Table 1 displays the reagents, quantities, time and vessel type utilized in these sample preparation techniques, as well as in fast digestion. As demonstrated in Table 1, only 1.5 mL of nitric acid is essential for fast digestion; the pretreatment occurs in disposable plastic vials, which also in effect minimizes potential contamination.

Using lower reagent volumes facilitates fast digestion and reduced costs in comparison to traditional techniques. Sample preparation can be accomplished within 0.5 hours by a fast digestion method.

In a basic fast digestion cycle, around 0.5 g of each sample was precisely weighed out in duplicate amounts and transferred to 50 mL polypropylene autosampler tubes for fast digestion.

Following these steps, 1.5 mL concentrated nitric acid was added, and the loosely capped vial was subsequently heated in the sample preparation block digestion system (SPB series, PerkinElmer) for 30 minutes at 120 °C. The digested samples were brought up to 25 mL via dilution with DI water.

Three samples (Samples A, B and C) from proficiency tests in the Shanghai area were observed in this experiment.

Table 2. Instrumental conditions for analyzing Pb and Cd in rice grains on the PinAAcle 900T spectrometer. Source: PerkinElmer Food Safety and Quality

Parameter Lead (Pb) Cadmium (Cd)
Wavelength (nm) 283.31 228.80
Slit Width (nm) 0.7 0.7
Lamp Type* EDL EDL
Measurement Type Peak Area Peak Area
Read Time (sec) 4 4
Sample Volume (μL) 16 16
Diluent Volume (μL) 16 16
Matrix Modifier 0.05% Pd 0.05% Pd
Matrix Modifier Volume (μL) 5 5
Calibration Equation Standard Addition Standard Addition
Standard Concentration (μg/L) 0, 12.5, 25, 37.5 0, 1.25, 2.5, 3.75

*EDL was used for better detection limits and sensitivity.

The certified reference material (CRM) NIST 1568 was also evaluated to qualify the digestion and analysis methods. Each sample was exposed to three replicates: two by fast digestion and one by conventional wet digestion. Pb and Cd determination in CRM was replicated three times by rapid digestion.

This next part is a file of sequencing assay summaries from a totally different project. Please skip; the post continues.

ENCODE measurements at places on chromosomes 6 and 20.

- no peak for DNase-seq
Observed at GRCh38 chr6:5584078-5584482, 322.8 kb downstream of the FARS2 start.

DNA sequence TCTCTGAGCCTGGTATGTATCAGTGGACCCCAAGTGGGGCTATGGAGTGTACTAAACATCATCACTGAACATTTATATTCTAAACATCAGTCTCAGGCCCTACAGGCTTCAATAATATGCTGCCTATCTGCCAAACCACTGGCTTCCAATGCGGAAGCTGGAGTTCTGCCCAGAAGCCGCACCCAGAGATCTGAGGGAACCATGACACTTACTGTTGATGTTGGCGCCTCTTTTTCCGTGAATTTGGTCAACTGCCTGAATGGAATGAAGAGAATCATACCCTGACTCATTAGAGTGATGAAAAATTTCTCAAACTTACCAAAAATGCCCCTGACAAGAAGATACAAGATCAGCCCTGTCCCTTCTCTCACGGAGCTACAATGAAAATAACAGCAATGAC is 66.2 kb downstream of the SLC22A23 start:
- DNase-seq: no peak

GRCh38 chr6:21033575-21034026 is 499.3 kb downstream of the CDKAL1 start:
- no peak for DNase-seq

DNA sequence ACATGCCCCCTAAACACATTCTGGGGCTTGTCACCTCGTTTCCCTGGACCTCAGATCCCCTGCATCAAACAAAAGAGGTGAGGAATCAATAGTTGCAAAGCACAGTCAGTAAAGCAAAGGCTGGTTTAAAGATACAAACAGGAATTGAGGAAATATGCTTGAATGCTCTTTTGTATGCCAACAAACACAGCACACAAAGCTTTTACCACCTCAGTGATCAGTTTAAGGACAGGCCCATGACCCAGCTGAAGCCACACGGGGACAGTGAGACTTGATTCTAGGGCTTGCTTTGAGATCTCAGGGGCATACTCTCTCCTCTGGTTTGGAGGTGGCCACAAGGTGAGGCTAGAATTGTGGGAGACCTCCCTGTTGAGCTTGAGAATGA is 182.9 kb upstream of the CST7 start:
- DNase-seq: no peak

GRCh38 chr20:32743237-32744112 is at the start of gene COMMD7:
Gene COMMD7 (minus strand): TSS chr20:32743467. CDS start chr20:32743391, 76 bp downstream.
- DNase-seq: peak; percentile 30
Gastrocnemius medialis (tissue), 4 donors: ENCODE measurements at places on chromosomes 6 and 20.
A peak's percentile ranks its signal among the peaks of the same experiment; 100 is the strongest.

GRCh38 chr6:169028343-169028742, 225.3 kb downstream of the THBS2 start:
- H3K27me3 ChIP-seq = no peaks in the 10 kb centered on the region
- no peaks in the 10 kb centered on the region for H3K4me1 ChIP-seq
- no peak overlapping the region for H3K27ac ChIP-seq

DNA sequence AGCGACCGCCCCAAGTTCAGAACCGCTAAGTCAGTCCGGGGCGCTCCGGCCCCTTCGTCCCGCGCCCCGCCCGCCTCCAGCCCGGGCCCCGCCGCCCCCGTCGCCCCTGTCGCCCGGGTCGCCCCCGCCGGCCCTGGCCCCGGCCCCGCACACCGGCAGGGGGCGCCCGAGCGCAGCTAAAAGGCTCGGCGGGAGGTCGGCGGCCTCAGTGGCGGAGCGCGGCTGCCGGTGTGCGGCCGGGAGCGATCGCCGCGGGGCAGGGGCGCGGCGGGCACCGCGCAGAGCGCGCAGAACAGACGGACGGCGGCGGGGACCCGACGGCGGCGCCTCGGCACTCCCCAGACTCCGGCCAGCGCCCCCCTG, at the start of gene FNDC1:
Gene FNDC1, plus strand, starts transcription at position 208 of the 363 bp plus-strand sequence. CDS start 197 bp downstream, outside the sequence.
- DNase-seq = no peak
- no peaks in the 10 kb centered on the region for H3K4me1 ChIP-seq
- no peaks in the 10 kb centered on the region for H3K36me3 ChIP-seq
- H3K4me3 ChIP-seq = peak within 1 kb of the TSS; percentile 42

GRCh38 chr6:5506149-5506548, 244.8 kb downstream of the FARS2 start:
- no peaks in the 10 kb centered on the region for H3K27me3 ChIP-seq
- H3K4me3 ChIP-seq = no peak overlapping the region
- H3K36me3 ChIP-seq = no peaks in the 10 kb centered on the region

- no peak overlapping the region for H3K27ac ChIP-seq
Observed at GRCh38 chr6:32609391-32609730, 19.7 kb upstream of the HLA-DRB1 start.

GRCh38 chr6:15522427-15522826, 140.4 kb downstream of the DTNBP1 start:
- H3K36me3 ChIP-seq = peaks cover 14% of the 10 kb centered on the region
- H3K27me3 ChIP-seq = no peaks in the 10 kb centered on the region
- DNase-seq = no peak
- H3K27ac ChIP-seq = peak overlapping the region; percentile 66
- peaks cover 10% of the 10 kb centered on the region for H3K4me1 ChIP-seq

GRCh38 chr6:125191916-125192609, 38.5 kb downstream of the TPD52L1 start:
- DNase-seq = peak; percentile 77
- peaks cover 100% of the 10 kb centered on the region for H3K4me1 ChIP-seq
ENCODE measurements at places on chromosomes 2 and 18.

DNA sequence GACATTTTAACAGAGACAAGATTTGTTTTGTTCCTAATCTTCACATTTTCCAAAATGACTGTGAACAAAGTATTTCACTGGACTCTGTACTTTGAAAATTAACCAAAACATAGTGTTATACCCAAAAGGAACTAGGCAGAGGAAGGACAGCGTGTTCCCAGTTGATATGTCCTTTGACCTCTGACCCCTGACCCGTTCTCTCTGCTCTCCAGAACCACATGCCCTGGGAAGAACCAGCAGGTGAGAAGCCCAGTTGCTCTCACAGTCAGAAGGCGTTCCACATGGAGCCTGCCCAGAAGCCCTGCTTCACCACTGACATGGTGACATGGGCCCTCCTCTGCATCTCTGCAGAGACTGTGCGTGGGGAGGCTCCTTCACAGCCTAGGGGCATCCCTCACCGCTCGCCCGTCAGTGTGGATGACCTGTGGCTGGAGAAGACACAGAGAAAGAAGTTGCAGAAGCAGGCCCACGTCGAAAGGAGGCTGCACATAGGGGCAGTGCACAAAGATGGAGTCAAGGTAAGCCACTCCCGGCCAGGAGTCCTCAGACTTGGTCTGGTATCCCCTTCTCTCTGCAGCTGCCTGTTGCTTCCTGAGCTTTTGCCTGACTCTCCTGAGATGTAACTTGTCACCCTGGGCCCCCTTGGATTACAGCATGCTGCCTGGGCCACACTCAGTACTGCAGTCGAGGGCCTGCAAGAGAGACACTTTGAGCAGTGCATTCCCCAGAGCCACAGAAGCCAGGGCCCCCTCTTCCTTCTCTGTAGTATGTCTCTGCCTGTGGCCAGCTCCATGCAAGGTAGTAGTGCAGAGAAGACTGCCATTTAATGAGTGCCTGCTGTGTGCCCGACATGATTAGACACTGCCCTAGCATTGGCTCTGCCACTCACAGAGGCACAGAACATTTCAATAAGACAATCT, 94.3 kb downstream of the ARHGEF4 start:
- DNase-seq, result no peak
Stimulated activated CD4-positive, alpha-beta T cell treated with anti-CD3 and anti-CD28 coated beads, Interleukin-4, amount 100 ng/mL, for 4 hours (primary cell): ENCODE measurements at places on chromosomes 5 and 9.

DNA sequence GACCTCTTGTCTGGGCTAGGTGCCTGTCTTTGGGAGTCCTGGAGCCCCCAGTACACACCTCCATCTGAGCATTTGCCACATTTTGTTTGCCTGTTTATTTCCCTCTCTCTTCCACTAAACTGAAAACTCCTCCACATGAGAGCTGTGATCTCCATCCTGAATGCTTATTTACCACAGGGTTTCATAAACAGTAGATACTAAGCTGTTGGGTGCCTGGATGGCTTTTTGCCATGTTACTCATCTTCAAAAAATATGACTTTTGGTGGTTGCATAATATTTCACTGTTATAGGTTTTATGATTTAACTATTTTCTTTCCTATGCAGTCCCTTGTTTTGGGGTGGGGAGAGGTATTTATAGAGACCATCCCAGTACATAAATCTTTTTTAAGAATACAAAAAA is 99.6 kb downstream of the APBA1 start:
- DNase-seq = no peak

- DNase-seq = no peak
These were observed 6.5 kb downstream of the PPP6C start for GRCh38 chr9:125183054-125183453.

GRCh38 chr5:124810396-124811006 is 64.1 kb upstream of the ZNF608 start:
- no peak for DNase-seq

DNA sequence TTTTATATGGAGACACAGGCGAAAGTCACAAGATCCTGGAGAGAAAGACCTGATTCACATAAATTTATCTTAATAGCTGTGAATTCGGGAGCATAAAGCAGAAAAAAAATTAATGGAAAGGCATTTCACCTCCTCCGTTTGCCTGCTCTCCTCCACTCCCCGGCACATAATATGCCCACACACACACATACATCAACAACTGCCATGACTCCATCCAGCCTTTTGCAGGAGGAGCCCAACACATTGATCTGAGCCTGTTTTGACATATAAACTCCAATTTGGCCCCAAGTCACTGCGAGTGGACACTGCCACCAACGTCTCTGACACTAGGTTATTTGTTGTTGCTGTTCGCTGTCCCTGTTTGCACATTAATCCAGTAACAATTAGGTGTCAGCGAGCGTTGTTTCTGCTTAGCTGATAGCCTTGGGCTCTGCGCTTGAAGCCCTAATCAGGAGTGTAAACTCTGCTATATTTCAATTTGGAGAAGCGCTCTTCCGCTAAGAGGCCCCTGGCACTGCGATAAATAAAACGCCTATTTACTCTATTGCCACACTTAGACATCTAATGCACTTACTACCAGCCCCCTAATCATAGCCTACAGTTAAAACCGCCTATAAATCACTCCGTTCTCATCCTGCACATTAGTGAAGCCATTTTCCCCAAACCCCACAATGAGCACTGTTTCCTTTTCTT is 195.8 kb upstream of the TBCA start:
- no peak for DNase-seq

The GFAAS analytical conditions were constant throughout the entire process. The instrumental conditions are presented in Table 2, and the optimized graphite furnace temperature programs are detailed in Tables 3 and 4.

Table 3. Optimized temperature programs for analyzing Pb in rice grains on the PinAAcle 900T spectrometer. Source: PerkinElmer Food Safety and Quality

Lead (Pb)
Temp. (°C) Ramp (s) Hold (s) Internal Gas
Flow (mL/min)
Gas Type
120 5 30 250 Normal
150 30 30 250 Normal
700 10 20 250 Normal
1800 0 4 0 Normal
2500 1 5 250 Normal

 

Table 4. Optimized temperature programs for analyzing Cd in rice grains on the PinAAcle 900T spectrometer. Source: PerkinElmer Food Safety and Quality

Cadmium (Cd)
Temp. (°C) Ramp (s) Hold (s) Internal Gas
Flow (mL/min)
Gas Type
120 5 30 250 Normal
150 30 30 250 Normal
500 10 20 250 Normal
1500 0 4 0 Normal
2500 1 5 250 Normal

 

Results and Discussion

The basic addition calibration curves of Pb and Cd are displayed in Figure 1, demonstrating an R2 value ≥ 0.999, showing the linearity of the analysis. All the sample peaks and calibration standards can be seen in Figure 2.

The same peak appearance time and peak shape show that matrix effects were successfully eliminated utilizing the standard addition method.

Standard addition curve of Pb (left) and Cd (right) in rice.

Figure 1. Standard addition curve of Pb (left) and Cd (right) in rice. Image Credit: PerkinElmer Food Safety and Quality

Overlay of Pb (left) and Cd (right) signals in three samples and NIST 1568 and their replicates.

Figure 2. Overlay of Pb (left) and Cd (right) signals in three samples and NIST 1568 and their replicates. Image Credit: PerkinElmer Food Safety and Quality

Table 5. MDLs using the PinAAcle 900T spectrometer. Source: PerkinElmer Food Safety and Quality

Analyte MDL (3σ, μg/kg)
Calculated Regulated
Pb 5.4 20a 20c
Cd 0.8 1.0b 20c

(0.5 grams sample diluted to 25 mL; a: regulated in GB 5009.12-2017; b: regulated in GB 5009.15-2014; c: regulated in (EC) No 1881/2006).